Ottawa — Canadians are reeling from a week of stunning political developments that have pushed the country to the brink of the worst emergency in domestic affairs since 1970, when a terrorist kidnapping in Quebec province threw Canada into a national state of shock.
Though Prime Minister Pierre Trudeau sought to defuse the situation somewhat Oct. 31, the week's events left his national government perilously close to a major clash over energy issues with the governor of the oil-producing province of Alberta.
Such a confrontation, which would challenge the authority of the Trudeau government and whip up the growing flames of independence spirit in western Canada, would add greatly to the tensions already placed on Canada's 113 -year-old federation by controversial plans for a new constitution.
An out and out showdown over energy between Mr. Trudeau and his ardent foe, Alberta Premier Peter Lougheed, could only end in the courts or with a show of force by the Trudeau government.
Few Canadians believe things would go so far that Trudeau would have to call out the Army, as he did to quash what his government saw as a nascent insurrection in the French-speaking province of Quebec in 1970. But by last week there was definitely a sense of rebellion in the air.
On Oct. 30, Mr. Lougheed retaliated against what he considered unfair new national energy policies by announcing that his government would order a partial cutback of oil production early next year.
Alberta is the source of 90 percent of Canada's domestically produced crude oil. Of the 1.6 million barrels raised daily, about 1 million are shipped to the populous provinces of eastern Canada. Lougheed said that he would order production to be gradually reduced over nine months until the cutback totaled 180,000 barrels a day.
As a concession, Lougheed avoided threatening the security of eastern Canada's energy supplies, saying the cutback would be halted in the event of impending shortages.
But the production slowdown would still force Canada to increase its purchases of foreign oil, in turn putting strong financial pressure on the national government in Ottawa.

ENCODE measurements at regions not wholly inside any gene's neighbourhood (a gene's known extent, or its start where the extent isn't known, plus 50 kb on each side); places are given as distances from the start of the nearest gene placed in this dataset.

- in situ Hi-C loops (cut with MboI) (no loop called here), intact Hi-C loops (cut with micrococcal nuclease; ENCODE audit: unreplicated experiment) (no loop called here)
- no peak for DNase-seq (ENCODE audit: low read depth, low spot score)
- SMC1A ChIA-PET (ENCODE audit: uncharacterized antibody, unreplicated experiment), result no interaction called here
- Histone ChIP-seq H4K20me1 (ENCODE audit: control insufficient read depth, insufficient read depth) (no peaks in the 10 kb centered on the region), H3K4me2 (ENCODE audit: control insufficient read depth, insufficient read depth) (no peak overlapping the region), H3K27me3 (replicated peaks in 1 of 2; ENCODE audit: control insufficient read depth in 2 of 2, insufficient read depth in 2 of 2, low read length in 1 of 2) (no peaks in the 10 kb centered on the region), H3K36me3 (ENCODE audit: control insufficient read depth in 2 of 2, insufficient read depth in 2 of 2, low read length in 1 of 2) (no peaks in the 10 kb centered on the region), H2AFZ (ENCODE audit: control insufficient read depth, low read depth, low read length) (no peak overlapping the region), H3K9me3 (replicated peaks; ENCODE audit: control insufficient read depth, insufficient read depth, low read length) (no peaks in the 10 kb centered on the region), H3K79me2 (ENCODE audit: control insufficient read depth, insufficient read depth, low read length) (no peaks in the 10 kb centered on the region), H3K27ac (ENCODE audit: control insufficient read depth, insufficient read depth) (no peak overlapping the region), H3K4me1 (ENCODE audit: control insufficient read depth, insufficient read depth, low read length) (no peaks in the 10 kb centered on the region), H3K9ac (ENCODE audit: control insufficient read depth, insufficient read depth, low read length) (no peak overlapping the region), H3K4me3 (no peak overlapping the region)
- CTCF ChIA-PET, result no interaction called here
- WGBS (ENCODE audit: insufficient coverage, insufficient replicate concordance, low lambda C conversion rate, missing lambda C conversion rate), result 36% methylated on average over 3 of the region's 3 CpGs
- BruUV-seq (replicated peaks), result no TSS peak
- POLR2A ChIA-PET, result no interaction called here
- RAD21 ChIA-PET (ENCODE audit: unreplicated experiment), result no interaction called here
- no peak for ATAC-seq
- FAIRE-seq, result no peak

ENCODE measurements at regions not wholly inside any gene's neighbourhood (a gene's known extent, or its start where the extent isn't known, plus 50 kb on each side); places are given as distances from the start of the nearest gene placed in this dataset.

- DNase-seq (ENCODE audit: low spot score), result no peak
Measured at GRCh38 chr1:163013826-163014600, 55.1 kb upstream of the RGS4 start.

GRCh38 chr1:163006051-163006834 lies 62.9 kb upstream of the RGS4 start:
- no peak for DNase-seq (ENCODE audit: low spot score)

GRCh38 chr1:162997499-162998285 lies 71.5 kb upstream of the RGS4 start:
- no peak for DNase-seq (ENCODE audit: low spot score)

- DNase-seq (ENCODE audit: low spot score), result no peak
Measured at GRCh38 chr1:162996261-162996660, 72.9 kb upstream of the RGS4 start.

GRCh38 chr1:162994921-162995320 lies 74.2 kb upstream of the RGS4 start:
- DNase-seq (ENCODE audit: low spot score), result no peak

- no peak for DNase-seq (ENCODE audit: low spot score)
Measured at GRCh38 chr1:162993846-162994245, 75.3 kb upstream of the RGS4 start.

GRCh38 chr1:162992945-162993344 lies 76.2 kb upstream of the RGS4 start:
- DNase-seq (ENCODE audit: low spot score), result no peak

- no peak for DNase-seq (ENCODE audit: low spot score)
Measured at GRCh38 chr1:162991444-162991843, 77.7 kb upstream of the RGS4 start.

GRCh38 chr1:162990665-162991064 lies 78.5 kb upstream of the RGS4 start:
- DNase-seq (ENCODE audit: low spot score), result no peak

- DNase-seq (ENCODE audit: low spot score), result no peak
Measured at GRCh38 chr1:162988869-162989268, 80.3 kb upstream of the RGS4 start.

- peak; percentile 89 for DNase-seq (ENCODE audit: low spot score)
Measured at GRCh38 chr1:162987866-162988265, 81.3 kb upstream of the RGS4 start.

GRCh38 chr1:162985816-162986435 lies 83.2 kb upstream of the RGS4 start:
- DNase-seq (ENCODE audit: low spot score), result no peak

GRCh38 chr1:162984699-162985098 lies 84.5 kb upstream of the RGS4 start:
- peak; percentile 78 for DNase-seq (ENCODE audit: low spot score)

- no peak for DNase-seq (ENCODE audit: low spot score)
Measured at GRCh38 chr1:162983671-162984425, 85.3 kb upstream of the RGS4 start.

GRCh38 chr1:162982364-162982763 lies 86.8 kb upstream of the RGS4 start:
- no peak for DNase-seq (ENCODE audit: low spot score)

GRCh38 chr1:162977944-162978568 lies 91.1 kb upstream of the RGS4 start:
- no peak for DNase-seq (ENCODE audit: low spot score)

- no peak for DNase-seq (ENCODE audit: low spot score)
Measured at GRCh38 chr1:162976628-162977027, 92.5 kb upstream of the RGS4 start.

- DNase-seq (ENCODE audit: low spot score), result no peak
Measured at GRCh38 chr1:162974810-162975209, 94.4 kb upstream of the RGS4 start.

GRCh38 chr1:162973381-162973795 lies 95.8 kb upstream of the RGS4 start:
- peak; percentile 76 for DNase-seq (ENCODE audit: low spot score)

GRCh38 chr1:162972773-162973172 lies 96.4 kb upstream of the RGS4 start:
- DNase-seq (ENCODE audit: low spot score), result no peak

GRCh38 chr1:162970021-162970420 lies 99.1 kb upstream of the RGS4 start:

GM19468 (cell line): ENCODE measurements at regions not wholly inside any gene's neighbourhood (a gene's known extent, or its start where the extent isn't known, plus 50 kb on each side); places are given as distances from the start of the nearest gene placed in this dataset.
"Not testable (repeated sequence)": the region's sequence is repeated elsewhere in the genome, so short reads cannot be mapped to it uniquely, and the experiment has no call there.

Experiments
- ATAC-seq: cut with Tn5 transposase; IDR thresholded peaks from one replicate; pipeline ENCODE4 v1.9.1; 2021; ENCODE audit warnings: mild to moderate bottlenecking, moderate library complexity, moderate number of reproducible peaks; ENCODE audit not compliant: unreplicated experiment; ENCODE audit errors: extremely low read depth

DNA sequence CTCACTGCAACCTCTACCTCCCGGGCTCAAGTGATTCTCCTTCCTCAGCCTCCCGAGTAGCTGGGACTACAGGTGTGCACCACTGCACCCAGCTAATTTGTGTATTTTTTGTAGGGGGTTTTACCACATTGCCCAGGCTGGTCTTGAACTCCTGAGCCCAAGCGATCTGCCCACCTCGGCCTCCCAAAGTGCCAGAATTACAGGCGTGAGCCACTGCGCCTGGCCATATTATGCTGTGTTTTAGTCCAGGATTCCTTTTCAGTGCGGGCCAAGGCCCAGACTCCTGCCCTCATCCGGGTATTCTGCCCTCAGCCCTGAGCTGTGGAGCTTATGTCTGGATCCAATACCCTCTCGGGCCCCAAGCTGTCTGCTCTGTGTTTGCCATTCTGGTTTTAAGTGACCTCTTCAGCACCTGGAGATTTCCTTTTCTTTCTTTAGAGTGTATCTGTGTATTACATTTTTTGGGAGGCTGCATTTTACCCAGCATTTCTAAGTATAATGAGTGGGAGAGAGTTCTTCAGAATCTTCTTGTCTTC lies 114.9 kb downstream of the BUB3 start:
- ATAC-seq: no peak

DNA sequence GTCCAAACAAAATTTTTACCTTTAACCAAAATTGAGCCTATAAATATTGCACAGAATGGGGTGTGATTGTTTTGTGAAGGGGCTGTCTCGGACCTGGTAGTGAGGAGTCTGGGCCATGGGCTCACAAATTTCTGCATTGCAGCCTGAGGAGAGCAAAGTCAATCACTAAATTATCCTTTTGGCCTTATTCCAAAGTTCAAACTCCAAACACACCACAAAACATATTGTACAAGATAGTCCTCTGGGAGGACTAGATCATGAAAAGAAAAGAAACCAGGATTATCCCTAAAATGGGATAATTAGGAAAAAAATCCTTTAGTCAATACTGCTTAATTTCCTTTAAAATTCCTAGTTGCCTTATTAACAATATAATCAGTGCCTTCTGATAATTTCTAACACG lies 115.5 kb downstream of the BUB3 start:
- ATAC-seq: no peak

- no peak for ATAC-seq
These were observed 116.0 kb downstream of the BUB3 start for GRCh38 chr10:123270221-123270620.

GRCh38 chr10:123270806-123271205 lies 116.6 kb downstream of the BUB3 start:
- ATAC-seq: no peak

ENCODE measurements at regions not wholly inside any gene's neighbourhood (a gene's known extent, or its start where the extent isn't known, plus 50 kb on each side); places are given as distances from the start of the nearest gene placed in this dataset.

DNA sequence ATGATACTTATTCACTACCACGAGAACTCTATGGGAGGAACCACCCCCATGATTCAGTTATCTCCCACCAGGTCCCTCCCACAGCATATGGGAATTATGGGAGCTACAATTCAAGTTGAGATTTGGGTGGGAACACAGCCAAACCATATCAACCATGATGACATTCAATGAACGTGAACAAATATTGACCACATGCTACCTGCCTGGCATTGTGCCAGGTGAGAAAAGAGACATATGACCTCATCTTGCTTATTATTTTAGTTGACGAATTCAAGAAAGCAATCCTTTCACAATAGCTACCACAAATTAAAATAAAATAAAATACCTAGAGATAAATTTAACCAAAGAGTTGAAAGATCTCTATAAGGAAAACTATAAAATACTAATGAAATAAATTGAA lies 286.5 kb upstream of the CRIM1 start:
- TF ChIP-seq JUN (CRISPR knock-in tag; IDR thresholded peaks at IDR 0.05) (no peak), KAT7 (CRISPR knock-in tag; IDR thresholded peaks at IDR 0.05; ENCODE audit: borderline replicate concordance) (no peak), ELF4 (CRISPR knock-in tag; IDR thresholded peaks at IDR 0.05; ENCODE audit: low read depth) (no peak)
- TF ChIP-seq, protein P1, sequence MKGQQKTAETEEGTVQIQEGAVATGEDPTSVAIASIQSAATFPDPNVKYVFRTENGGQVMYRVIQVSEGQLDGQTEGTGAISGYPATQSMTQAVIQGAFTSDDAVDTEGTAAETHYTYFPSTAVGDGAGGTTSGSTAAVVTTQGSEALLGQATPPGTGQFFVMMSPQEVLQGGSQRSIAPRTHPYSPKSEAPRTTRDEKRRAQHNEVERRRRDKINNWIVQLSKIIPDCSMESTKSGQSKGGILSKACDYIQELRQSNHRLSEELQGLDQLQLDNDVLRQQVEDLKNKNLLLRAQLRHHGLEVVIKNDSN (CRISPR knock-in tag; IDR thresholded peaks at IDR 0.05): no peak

Faced with this direct challenge from one of the country's 10 provinces, Mr. Trudeau took a conciliatory route Oct. 31, saying he was willing to reopen negotiations with Lougheed on energy issues.
Pointing out that the Alberta government had left open the possibility of discussions by allowing a three-month "breathing space" before beginning to reduce oil production, Trudeau said, "Future negotiations are certainly appropriate."
Previous talks on energy topics between Alberta and Ottawa proved unavailing prior to the federal budget announcement Oct. 28, which was the immediate cause of Lougheed's retaliation.
In the budget, an annual event in which the government brings in its economic program, the Trudeau administration laid out a new schedule for domestic crude oil prices and a new tax on production of Alberta's other petroleum resource, natural gas. Ottawa also increased its take from taxes on oil sales.
Because the Trudeau energy plan will not push Canadian domestic oil prices to the world level, the new oil price plan failed to meet with the approval of Alberta, which wants to maximize its revenues from what it sees as a source of fleeting wealth. And Lougheed considered the tax on natural gas -- including on gas for domestic use and for export to the United States -- an invasion of the province's domain by the central government.
The core of the dispute between Ottawa and Alberta is constitutional. While Canadian law stipulates that the provinces own the resources within their boundaries and that Ottawa can regulate and tax interprovincial trade, there are deep and longstanding disagreements about exactly how these powers should be applied.
While Trudeau offered the olive branch of further negotiations, he did not yield to Alberta.
The province's action, he said, was "uncalled for." And Trudeau ruled out any chance that his government would back down in its efforts to obtain more money through new energy taxes.
Commented Trudeau, "What the province of Alberta seems to be saying is that the government of Canada should not secure new revenues at all. I cannot accept that proposition; nor, I think, would most Canadians."
In any real showdown, the Trudeau government would have the final say. Ottawa has constitutional powers that would allow it to take over Alberta's oil and natural gas for the national good in an emergency.